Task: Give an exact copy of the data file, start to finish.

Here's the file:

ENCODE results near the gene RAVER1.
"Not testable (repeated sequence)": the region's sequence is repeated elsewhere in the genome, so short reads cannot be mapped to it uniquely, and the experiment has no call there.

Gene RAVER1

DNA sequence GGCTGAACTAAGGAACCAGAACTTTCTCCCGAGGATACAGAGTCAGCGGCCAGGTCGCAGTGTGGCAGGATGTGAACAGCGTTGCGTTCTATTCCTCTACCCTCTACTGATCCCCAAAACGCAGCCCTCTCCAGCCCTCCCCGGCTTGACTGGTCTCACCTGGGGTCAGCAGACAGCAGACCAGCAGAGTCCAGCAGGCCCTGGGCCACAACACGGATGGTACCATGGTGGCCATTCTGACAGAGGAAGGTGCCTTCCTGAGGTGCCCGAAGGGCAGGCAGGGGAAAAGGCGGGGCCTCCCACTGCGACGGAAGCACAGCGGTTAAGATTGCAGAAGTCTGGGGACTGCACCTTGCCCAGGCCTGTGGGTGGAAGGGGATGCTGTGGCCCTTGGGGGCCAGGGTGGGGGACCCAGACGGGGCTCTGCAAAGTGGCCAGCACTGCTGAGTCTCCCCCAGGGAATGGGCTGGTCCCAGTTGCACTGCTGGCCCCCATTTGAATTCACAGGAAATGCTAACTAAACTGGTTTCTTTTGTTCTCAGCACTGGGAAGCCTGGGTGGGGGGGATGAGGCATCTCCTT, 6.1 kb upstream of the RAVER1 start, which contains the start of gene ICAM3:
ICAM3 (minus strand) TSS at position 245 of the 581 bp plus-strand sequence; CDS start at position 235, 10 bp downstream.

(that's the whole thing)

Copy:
ENCODE results near the gene RAVER1.
"Not testable (repeated sequence)": the region's sequence is repeated elsewhere in the genome, so short reads cannot be mapped to it uniquely, and the experiment has no call there.

Gene RAVER1

DNA sequence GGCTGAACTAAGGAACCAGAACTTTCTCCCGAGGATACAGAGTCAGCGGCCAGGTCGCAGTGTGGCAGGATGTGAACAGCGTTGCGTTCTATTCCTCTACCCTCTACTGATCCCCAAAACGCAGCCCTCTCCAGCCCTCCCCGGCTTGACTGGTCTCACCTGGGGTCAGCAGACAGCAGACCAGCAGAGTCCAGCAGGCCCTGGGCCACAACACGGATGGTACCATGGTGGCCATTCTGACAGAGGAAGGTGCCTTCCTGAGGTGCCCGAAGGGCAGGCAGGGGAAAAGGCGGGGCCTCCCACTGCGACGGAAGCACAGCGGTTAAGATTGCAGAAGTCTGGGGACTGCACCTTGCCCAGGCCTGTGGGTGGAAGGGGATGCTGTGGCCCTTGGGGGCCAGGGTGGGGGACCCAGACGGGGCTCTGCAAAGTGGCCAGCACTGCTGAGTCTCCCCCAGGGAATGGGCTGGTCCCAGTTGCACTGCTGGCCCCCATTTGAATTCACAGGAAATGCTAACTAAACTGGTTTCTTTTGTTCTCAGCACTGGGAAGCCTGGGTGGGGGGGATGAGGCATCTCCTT, 6.1 kb upstream of the RAVER1 start, which contains the start of gene ICAM3:
ICAM3 (minus strand) TSS at position 245 of the 581 bp plus-strand sequence; CDS start at position 235, 10 bp downstream.